Pipe Fittings

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Pipe fittings come in a variety of shapes to serve different functions within the plumbing system.

 

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Overview

Use the photos on these pages to identify the plumbing fittings specified in the project how-to directions found in this book. Each fitting shown is available in a variety of sizes to match your needs. Always use fittings made from the same material as your pipes.
Pipe fittings come in a variety of shapes to serve different functions within the plumbing system. DWV fittings include:
Vents: In general, the fittings used to connect vent pipes have very sharp bends with no sweep. Vent fittings include the vent T and vent 90º elbow. Standard drain pipe fittings can also be used to join vent pipes.
Horizontal-to-vertical drains: To change directions in a drain pipe from the horizontal to the vertical, use fittings with a noticeable sweep. Standard fittings for this use include waste T-fittings and 90º elbows. Y-fittings and 45º and 22 1⁄2º elbows can also be used for this purpose.
Vertical-to-horizontal drains: To change directions from the vertical to the horizontal, use fittings with a very pronounced, gradual sweep. Common fittings for this purpose include the long-radius T-Y-fitting and some Y-fittings with 45º elbows.
Horizontal offsets in drains: Y-fittings, 45º elbows, 221⁄2º elbows, and long sweep 90º elbows are used when changing directions in horizontal pipe runs. Whenever possible, horizontal drain pipes should use gradual, sweeping bends rather than sharp turns.
Basic DWV tree shows the correct orientation of drain and vent fittings in a plumbing system. Bends in the vent pipes can be very sharp, but drain pipes should use fittings with a noticeable sweep. Fittings used to direct falling waste water from a vertical to a horizontal pipe should have bends that are even more sweeping. Your local plumbing code may require that you install cleanout fittings where vertical drain pipes meet horizontal runs.Water supply fittings are available for copper (top), CPVC plastic (center), and PEX (bottom). Fittings for CPVC and copper are available in many shapes, including: unions (A), reducers (B), 90º elbows (C), reducing elbows (D), 45º elbows (E), T-fittings (F), reducing T-fittings (G), drop-ear elbows (H), threaded adapters (I), and caps (J). Common PEX fittings (bottom) include unions (K), PEX-to-copper unions (L), 90º elbows (M), T-fittings (N), plugs (O), drop-ear elbows (P), and threaded adapters (Q).Water supply valves are available in brass or plastic and in a variety of styles, including: drain-and-waste valves (A), gate valve (B), full-bore ball valves (C), fixture shutoff valve (D), vacuum breaker (E), and hose bib (F).Support materials for pipes include: plastic pipe hangers (A), copper J-hooks (B), copper wire hangers (C), riser clamp (D), plastic pipe straps (E), copper pipe straps (F), flexible copper, steel, and plastic pipe strapping (G, H, I). Do not mix metal types when supporting metal pipes; use copper support materials for copper pipe, and steel for steel and cast-iron pipes.Support materials for pipes include: plastic pipe hangers (A), copper J-hooks (B), copper wire hangers (C), riser clamp (D), plastic pipe straps (E), copper pipe straps (F), flexible copper, steel, and plastic pipe strapping (G, H, I). Do not mix metal types when supporting metal pipes; use copper support materials for copper pipe, and steel for steel and cast-iron pipes.Fittings for DWV-pipes are available in many configurations, with openings ranging from 1 1⁄4" to 4" in diameter. When planning your project, buy plentiful numbers of DWV and water supply fittings from a reputable retailer with a good return policy. It is much more efficient to return leftover materials after you complete your project than it is to interrupt your work each time you need to shop for a missing fitting.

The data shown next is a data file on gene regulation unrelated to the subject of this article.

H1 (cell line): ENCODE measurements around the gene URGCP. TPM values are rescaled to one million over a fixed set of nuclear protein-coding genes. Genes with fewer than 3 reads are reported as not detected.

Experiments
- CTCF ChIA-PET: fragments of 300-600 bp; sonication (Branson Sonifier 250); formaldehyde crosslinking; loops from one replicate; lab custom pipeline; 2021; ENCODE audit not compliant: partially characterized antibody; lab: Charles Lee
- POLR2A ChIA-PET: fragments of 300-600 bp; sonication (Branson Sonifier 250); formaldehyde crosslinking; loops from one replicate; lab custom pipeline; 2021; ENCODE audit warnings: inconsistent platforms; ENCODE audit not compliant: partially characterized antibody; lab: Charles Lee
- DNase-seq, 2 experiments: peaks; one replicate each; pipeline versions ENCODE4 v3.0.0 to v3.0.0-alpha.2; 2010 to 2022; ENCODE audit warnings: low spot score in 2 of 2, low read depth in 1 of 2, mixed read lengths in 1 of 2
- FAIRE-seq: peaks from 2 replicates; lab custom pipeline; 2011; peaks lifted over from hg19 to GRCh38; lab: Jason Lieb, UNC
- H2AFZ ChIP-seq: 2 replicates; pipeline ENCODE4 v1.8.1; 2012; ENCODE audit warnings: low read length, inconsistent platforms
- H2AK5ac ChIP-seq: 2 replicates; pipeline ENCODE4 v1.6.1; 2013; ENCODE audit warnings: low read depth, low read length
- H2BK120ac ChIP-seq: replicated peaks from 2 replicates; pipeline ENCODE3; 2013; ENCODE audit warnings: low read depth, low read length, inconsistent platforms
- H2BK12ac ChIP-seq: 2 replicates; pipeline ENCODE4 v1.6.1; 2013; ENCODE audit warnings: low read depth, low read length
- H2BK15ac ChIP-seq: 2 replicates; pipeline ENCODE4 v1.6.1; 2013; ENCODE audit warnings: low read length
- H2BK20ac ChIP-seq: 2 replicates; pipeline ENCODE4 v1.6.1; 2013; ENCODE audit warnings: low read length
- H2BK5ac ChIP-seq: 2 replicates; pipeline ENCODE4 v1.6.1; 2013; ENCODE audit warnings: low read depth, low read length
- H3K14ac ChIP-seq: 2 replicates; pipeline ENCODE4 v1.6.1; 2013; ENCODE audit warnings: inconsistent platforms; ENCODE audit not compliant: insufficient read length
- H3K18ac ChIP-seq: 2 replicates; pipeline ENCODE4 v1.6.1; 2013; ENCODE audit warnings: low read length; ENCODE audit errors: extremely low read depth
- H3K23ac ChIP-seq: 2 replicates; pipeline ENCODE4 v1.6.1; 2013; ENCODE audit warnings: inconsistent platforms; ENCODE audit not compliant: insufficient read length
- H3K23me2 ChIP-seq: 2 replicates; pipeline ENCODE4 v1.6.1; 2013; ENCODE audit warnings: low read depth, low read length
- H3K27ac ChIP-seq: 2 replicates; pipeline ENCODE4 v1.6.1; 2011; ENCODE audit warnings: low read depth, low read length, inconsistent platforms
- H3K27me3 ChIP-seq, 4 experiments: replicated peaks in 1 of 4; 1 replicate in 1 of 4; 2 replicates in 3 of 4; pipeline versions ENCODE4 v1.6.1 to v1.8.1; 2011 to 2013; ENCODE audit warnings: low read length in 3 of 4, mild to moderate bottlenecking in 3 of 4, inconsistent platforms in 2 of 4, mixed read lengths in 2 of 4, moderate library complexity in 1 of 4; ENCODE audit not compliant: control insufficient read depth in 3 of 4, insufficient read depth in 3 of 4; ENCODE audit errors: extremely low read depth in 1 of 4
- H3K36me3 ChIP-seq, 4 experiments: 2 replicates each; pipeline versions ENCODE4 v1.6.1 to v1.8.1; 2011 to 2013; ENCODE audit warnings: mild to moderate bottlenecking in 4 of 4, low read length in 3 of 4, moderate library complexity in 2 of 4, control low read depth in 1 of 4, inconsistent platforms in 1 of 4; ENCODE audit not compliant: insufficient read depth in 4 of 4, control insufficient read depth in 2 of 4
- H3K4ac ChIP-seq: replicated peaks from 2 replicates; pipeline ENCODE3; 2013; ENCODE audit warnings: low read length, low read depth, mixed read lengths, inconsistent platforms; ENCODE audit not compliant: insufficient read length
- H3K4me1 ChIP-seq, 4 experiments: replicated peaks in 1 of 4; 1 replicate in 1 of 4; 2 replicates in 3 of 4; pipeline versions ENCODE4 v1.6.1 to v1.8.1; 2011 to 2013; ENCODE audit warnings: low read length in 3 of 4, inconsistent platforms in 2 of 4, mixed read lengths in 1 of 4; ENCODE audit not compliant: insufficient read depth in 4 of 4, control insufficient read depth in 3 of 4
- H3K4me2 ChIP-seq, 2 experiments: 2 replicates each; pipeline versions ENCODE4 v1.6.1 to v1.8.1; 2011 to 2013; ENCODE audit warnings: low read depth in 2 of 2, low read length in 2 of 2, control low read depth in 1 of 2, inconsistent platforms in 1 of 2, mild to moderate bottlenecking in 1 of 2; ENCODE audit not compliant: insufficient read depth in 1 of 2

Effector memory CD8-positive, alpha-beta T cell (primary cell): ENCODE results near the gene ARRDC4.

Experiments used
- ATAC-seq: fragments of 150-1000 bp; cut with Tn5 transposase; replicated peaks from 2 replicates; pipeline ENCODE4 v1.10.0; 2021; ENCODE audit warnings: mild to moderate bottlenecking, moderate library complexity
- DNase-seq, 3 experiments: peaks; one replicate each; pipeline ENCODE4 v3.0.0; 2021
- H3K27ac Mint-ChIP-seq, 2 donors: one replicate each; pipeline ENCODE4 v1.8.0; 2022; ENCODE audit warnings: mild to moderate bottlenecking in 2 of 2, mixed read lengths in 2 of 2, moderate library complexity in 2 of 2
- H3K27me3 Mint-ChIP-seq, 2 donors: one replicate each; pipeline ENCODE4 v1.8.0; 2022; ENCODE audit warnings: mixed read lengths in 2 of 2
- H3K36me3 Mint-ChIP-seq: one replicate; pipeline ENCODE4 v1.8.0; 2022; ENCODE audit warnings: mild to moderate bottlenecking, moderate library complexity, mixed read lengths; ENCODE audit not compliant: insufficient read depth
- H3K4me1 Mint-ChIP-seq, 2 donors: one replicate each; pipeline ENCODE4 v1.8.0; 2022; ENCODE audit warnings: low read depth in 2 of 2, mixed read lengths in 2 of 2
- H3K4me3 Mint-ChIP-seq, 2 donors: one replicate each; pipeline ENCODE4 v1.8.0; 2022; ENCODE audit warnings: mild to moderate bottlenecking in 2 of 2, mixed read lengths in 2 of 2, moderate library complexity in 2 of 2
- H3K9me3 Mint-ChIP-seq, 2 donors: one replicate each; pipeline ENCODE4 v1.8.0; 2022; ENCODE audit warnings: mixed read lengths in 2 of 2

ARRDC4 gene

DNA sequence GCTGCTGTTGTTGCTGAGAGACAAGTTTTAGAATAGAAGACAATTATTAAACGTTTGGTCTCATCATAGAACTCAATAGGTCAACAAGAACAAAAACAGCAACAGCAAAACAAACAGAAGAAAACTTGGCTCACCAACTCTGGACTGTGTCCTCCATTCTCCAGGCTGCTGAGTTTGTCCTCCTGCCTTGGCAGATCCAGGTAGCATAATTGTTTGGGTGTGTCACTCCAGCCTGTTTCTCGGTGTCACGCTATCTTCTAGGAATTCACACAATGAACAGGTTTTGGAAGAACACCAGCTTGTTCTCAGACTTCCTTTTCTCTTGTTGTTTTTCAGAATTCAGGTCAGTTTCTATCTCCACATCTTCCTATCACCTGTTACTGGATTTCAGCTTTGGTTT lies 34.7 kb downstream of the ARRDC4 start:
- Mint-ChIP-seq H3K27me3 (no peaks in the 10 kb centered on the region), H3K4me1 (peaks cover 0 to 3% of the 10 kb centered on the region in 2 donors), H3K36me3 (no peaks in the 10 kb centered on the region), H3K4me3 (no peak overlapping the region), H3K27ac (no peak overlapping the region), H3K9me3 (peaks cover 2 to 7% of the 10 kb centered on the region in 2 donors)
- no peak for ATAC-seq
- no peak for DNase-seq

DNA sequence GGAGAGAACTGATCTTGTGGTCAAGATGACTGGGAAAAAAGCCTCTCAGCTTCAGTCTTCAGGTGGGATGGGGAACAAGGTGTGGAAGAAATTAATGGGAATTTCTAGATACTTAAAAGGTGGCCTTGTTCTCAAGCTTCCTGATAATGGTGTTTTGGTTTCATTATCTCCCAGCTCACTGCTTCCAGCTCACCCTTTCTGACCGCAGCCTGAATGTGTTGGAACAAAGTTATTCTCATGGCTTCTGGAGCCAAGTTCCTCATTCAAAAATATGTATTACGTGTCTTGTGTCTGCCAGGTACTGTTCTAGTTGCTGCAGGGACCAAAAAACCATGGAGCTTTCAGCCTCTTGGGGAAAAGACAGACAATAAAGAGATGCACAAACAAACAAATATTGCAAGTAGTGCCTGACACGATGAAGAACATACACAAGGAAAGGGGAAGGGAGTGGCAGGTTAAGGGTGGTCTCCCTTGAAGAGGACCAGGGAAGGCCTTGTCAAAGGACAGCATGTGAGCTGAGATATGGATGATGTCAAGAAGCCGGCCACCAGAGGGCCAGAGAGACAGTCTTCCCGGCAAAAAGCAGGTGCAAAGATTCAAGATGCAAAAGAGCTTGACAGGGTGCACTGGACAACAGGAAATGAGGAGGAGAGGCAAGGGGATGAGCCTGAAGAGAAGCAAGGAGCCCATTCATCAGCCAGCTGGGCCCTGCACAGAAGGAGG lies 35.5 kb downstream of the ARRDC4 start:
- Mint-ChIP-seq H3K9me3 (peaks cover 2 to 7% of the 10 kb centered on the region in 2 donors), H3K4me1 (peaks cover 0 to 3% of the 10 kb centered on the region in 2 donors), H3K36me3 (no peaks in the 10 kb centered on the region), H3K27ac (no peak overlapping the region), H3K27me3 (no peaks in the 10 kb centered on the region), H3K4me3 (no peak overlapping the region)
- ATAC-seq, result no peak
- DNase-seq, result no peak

From: The Complete Guide to Plumbing, 978-1-58923-378-2

What You'll Need

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Step 1

How to Use Transition Fittings

Connect plastic to cast iron with banded couplings. Rubber sleeves cover ends of pipes and ensure a watertight joint.


Step 2

How to Use Transition Fittings

Make transitions in DWV pipes with rubber couplings. The two products shown here can be used to connect pipes of different materials, as well as same-material pipes that need a transition.


Step 3

How to Use Transition Fittings

Connect copper to galvanized iron with a dielectric union. A dielectric union is threaded onto iron pipe and is soldered to copper pipe. A dielectric union has a plastic spacer that prevents corrosion caused by an electrochemical reaction between dissimilar metals.


Step 4

How to Use Transition Fittings

Connect metal hot water pipe to plastic with a hot water transition fitting that prevents leaks caused by different expansion rates of materials. Metal pipe threads are wrapped with Teflon tape. Plastic pipe is solvent-glued to fitting.


Step 5

How to Use Transition Fittings

Connect a water pipe to any fixture supply tube, using a shutoff valve.


Step 6

How to Use Transition Fittings


Connect any supply tube to a fixture tailpiece with a coupling nut. The coupling nut compresses the bell-shaped end of the supply tube against the fixture tailpiece.


Step 7

How to Use Transition Fittings

Specialty supply fittings can be used to supply portable water fixtures such as icemakers and hot water dispensers. The John-Guest Speed-Fit fitting shown here is designed to connect to clear tubing or the manufacturer's proprietary plastic supply tubing.


 
 

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